"He thought perhaps we could societally change one's gender by treating people differently, socially and with hormones. And what he found was that he was trying to change sex," which was impossible, he said.
The entire project collapsed and Johns Hopkins ultimately closed the program in the early 1980s. It stayed relatively dormant until 2006 when Dr. Norman Spack in Boston, Massachusetts, decided to reinvigorate transgender medicine in the United States, Van Meter explained, "and from there it literally spread like a viral infection."
Van Meter recalled hearing a presentation from Spack at the combined European Pediatric Endocrine Society and the American Pediatric Endocrine Society and was appalled by what he heard, particularly what Spack was calling "solid science."
"There was no 'solid science' but it was not in a forum where I was comfortable raising my hand and saying, 'Excuse me, but where did you make up all this crap?' It wasn't my modus operandi and I just thought 'Well, this is a crazy person, this isn't going anywhere."
He was wrong.
Little did Van Meter know that between 2006 and 2009 Spack would help engineer the now infamous guidelines for the Endocrine Society. In Europe, prior to 2006, the thought of administering blockers to children was widely regarded in the academic and medical community as "wild nonsense," he told CP, and providers of this kind of treatment and surgeries were sparse and largely underground in the United States.
Yet with new professional directives, everything changed rapidly.
"When the 2009 guidelines were published they were astonishingly devoid of science. They were mostly recommended on hopeful thinking," Van Meter said, and they have only gotten worse.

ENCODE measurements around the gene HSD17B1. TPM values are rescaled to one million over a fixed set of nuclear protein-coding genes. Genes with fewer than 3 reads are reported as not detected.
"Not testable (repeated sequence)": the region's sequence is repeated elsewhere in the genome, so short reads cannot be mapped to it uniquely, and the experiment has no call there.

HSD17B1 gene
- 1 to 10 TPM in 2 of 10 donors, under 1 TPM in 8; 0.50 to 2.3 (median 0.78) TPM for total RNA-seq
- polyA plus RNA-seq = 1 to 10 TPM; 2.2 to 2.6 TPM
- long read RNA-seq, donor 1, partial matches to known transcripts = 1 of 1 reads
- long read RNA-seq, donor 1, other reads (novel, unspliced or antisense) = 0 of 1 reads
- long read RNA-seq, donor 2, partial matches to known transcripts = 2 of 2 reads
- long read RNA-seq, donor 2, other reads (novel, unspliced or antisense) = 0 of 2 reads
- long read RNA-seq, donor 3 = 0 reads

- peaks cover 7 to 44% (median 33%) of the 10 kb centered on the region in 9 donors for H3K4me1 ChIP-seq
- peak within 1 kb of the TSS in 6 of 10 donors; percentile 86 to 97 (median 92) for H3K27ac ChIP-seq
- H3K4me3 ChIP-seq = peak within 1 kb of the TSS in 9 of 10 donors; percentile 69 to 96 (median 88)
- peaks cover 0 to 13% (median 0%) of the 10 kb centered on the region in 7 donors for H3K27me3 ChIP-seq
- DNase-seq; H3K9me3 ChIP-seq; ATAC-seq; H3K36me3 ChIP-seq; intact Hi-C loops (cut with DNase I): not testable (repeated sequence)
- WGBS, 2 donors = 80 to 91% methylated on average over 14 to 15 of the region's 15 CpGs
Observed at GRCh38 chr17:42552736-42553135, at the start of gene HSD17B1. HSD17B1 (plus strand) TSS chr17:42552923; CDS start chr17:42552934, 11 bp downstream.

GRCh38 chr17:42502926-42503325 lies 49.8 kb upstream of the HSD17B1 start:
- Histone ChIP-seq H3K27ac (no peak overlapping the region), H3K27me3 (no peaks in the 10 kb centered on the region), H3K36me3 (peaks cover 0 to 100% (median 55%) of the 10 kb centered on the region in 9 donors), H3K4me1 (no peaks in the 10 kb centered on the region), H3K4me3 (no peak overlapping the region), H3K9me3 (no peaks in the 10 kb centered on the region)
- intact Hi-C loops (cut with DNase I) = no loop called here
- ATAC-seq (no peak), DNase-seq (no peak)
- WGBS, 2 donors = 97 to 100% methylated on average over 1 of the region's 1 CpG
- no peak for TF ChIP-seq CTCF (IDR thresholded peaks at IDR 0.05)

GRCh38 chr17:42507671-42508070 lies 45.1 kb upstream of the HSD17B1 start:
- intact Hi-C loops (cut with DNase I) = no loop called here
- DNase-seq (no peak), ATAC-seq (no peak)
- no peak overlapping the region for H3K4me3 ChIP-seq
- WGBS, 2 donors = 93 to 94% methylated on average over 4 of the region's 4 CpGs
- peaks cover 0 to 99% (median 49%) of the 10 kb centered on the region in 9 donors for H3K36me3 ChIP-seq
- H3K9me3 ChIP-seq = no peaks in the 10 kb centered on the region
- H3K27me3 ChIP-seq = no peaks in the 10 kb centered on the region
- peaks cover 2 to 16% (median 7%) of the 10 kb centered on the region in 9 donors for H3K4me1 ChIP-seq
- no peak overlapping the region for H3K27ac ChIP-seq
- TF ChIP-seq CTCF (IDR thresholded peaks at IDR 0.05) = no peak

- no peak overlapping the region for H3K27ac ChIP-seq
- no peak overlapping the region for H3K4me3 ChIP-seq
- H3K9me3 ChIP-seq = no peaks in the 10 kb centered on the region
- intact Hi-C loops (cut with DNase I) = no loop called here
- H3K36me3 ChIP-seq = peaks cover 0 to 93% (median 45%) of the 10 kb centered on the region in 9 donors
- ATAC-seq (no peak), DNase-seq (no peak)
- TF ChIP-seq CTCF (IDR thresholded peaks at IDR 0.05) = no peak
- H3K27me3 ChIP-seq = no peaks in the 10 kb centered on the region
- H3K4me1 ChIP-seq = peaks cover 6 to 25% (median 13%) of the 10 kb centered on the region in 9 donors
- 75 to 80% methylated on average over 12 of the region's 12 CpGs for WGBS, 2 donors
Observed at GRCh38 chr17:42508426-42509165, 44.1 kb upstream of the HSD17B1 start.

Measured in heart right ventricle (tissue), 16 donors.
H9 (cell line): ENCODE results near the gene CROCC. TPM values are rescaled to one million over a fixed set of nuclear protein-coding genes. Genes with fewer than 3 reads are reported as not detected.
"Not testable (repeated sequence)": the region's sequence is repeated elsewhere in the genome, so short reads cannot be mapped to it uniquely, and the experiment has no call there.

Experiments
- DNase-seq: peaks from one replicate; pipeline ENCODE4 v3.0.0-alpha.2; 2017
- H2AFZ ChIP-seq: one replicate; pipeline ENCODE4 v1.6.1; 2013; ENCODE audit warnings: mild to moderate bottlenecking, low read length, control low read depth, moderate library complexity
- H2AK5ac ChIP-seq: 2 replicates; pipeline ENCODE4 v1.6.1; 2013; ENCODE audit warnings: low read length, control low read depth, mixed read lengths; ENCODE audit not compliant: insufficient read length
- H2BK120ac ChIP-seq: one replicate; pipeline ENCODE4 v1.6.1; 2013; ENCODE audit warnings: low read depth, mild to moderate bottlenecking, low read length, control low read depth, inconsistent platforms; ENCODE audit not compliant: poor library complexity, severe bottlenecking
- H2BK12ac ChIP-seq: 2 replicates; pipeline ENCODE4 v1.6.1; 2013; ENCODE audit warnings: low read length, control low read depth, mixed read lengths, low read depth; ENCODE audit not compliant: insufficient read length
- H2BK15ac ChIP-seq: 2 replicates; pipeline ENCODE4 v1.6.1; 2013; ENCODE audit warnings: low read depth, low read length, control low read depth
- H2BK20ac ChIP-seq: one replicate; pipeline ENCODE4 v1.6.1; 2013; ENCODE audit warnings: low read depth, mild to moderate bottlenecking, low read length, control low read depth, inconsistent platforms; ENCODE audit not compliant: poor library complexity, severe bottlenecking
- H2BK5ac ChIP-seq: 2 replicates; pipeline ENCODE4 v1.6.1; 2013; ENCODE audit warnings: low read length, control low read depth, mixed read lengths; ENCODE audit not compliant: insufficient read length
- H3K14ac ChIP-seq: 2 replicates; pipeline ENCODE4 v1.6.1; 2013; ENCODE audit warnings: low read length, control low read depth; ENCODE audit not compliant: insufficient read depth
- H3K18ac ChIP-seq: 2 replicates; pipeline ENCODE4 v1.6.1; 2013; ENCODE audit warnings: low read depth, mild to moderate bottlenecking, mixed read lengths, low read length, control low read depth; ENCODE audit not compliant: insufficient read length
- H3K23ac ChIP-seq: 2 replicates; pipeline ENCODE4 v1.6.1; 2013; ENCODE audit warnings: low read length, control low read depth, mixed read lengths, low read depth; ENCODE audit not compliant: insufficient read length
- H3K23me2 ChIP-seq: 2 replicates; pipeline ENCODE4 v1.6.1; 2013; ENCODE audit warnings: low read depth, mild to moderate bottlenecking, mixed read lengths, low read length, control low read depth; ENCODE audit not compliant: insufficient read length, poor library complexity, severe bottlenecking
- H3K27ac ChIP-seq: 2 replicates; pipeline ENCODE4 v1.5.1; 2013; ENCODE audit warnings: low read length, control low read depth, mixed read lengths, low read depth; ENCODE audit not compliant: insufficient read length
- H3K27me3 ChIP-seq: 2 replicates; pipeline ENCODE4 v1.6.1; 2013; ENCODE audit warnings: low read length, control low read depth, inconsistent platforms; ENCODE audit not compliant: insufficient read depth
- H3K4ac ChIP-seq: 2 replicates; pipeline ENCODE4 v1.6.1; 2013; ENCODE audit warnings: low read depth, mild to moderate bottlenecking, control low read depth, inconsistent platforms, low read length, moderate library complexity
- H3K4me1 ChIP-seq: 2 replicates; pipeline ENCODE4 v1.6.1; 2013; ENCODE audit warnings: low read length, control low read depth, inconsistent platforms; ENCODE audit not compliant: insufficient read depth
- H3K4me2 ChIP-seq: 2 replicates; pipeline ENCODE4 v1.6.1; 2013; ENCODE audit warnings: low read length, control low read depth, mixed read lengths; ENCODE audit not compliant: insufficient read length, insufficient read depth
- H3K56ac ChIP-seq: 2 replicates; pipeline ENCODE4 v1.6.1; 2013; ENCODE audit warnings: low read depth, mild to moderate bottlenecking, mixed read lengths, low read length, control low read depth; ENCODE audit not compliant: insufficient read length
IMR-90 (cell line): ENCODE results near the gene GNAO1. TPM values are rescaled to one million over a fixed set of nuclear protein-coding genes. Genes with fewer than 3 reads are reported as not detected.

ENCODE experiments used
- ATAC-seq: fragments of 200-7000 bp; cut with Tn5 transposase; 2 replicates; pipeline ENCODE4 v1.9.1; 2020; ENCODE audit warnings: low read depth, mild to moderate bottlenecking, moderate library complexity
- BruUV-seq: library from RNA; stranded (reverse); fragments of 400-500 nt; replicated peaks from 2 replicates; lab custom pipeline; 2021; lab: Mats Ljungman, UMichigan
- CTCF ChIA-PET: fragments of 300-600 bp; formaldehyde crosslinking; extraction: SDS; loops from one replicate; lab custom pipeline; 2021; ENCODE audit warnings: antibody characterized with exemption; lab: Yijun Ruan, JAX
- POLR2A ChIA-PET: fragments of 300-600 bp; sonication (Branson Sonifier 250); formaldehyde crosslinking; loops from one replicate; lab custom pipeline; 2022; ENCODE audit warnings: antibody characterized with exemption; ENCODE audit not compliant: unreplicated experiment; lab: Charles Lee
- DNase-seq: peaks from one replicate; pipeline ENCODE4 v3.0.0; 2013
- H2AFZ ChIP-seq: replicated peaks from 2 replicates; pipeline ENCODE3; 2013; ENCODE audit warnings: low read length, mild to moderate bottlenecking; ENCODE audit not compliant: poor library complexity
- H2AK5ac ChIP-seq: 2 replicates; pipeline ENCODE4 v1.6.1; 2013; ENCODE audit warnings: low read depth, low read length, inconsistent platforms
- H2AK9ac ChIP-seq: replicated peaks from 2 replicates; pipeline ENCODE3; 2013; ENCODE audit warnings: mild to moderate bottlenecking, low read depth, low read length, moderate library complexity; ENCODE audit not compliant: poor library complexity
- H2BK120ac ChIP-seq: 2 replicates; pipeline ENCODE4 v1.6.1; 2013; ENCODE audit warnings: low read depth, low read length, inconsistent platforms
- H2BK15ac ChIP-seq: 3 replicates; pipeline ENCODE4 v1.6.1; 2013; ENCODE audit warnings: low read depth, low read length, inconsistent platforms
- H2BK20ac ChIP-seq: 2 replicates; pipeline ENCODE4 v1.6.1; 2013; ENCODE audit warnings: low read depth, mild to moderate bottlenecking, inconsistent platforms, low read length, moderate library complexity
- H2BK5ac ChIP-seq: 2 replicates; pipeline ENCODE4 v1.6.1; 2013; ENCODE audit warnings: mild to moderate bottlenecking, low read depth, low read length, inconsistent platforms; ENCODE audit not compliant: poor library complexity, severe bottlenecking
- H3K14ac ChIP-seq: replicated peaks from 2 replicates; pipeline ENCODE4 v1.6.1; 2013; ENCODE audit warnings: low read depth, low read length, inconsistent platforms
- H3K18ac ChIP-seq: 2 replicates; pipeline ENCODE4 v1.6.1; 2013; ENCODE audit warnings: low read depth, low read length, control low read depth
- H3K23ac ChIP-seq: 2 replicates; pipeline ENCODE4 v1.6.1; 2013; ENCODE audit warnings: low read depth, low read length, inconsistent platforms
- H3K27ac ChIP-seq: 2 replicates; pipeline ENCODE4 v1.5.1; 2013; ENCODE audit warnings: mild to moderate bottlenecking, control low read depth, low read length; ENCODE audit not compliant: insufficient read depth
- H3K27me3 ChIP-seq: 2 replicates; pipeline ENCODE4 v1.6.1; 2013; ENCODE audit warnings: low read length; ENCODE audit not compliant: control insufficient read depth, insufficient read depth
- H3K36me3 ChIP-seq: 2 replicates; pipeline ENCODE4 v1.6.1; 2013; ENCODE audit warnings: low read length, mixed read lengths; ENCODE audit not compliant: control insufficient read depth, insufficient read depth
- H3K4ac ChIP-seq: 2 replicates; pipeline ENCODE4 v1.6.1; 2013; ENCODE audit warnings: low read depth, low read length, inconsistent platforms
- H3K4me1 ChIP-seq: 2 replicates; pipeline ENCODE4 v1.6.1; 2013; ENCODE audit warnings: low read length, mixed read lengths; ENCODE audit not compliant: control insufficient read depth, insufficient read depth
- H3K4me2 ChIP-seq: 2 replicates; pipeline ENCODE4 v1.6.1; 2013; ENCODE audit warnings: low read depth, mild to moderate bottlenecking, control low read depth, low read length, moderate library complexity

Between 2009 and now the number of transgender medical clinics went up from a mere few to 55 in the U.S., he added, "and every academic center is clamoring to have one."
"Johns Hopkins has reopened their clinic with much fanfare, praising the work of John Money."
Since the updated 2017 version of the Endocrine Society's guidelines were published —which were even more liberal and argued for starting patients on cross-sex hormones earlier while minimizing the psychological evaluation of the child — the approach now has been to train the parents psychologically to accept transition as the route to a new destiny for their child, he explained.
"And the most recent terrible iteration of the guidelines came from the American Academy of Pediatrics, published in October, which essentially said that counseling is of no use whatsoever in terms of looking for medical psychological issues, so bypass that and go directly to puberty blockers."
Like Hruz, Van Meter concurred that with youth who begin puberty at an abnormally early age they have plenty of clinical experience and evidence for using blockers for a short time and then the hormonal signals will resume at the proper age.
"But when you give puberty blockers to a pubertal-aged child, what you're doing is sideswiping them out of the physiological development that puberty is intended to create and facilitate. You are taking calcium out of the bones of girls which cannot be introduced later; you're putting them at risk for osteoporosis. On top of that, you're taking the ovaries and testicles, which have not yet started to mature to the stage of fertility, and you're cutting them off at the knees, essentially making them sterile."
"It's all based on hope and wishes, and there are no controls to show that not doing this, or letting the kid go through appropriate counseling, has a better outcome. We already know that to be the case," he said, pointing to Toronto's Dr. Kenneth Zucker's work with 560 patients over the course of 30 years.
Transgender activists have called Zucker's data "old and useless," Van Meter said, and they have asserted that his patients were never transgender.
"That's a political tactic. If you don't like what they're saying make something up and throw it in their face and see if they'll shut up," Van Meter said.
"But the answer is no. We will not shut up."
Silencing dissenting doctors
"We can't get published anywhere," Van Meter continued.